Authorities say a teen boy in Kentucky on Wednesday claimed to have just escaped from two kidnappers and identified himself as a child who went missing almost eight years ago in Illinois.
Timmothy Pitzen was 6 years old when he disappeared in 2011, and family members continued to believe he was alive and ask for any information that could lead to his whereabouts.
"I know that he’s out there," his aunt Kara Jacobs told the National Center for Missing and Exploited Children last year. "We just have to find him."
On Wednesday, authorities said someone claiming to be 14 said he was Timmothy Pitzen and that he'd escaped from two men who had been keeping him in captivity, according to a police report. The teen was spotted in a Newport, Kentucky, neighborhood by residents who called police, a Cincinnati Fox affiliate reported. Neighbors at first thought he looked suspicious, then realized he was bruised and appeared scared, they told the station.
One woman told a local news reporter that the teen said his name was Timmothy Pitzen and that he had been traded among people for years and only wanted a good home.
When officers arrived, he told them he had run away from two men, who were staying at a Red Roof Inn — but he didn't know where it was, according to a report from Sharonville, Ohio, police. Law enforcement agencies throughout the area were investigating motels for any men who matched the description Timmothy provided, and the FBI said it was assisting in the missing child investigation.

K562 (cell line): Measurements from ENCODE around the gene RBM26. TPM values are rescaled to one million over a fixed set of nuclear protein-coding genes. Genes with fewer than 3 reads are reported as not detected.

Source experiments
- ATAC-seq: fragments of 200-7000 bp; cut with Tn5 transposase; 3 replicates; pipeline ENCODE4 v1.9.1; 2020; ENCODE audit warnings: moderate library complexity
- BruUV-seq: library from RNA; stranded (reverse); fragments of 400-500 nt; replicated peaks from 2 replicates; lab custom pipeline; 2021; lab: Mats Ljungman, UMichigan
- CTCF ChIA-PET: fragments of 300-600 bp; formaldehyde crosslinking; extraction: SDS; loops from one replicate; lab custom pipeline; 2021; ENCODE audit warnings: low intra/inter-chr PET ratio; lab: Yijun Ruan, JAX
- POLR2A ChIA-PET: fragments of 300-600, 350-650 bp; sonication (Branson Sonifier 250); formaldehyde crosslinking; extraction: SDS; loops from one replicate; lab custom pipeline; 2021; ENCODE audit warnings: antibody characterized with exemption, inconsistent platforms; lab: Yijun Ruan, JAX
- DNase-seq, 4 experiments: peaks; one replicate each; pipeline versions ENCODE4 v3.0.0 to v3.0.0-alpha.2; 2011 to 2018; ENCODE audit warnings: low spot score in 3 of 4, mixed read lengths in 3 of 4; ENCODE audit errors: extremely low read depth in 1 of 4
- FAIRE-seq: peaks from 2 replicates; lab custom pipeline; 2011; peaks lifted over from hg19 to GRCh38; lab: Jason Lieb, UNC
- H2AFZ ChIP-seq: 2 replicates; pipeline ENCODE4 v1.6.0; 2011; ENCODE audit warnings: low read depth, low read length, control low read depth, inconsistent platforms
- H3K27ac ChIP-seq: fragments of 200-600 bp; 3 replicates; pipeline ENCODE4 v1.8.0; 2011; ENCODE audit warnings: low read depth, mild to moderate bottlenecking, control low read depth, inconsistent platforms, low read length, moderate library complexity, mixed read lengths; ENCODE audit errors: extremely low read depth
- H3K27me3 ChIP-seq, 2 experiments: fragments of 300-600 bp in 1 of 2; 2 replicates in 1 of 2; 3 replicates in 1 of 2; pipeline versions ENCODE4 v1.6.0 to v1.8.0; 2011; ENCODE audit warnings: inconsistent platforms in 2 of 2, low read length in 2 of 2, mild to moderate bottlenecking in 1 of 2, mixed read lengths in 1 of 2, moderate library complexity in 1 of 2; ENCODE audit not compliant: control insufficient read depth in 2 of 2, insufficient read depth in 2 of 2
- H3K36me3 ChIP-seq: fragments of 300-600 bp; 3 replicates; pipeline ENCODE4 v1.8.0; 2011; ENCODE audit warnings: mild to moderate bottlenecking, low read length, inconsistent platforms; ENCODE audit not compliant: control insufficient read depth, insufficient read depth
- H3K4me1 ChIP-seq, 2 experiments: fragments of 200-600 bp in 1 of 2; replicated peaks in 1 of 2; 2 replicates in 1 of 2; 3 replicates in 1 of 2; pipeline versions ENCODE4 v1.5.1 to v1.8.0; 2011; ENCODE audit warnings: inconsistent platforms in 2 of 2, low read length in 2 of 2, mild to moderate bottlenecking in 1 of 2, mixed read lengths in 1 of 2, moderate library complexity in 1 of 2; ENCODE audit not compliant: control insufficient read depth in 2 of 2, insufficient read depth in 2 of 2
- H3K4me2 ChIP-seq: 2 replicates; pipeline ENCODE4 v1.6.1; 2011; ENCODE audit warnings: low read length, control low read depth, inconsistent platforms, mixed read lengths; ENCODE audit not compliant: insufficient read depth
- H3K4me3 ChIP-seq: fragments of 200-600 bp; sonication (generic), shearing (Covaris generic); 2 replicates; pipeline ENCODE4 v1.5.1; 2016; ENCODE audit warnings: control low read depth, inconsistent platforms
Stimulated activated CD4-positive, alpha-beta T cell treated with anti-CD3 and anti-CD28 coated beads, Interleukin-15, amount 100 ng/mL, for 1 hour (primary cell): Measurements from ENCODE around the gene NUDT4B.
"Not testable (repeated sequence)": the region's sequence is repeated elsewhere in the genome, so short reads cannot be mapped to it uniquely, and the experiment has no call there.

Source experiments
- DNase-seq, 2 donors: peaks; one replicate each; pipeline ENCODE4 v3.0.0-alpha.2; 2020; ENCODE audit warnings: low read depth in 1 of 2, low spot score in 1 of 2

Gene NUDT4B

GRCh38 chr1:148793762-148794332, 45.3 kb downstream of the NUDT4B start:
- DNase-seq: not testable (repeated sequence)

On May 11, 2011, Amy Fry-Pitzen checked her son out of school in Aurora, Illinois, and the pair spent the next two days driving through multiple states on vacation. His father, Jim Pitzen, reported them missing.
Timmothy was last seen in surveillance video checking out of a water park in Wisconsin on May 13, 2011. The next day, his mother was found dead in a motel room in Rockford, Illinois. Investigators said she had killed herself, and left a note stating that Timmothy was safe — but he would never be found.
Family members said in the years that followed that Fry-Pitzen had a history of depression and that her marriage was failing. Jacobs added that they did not believe she would have hurt her child.
"She just wouldn’t have," Jacobs said in the NCMEC video. "She had nothing but kindness and consideration for other people in her life."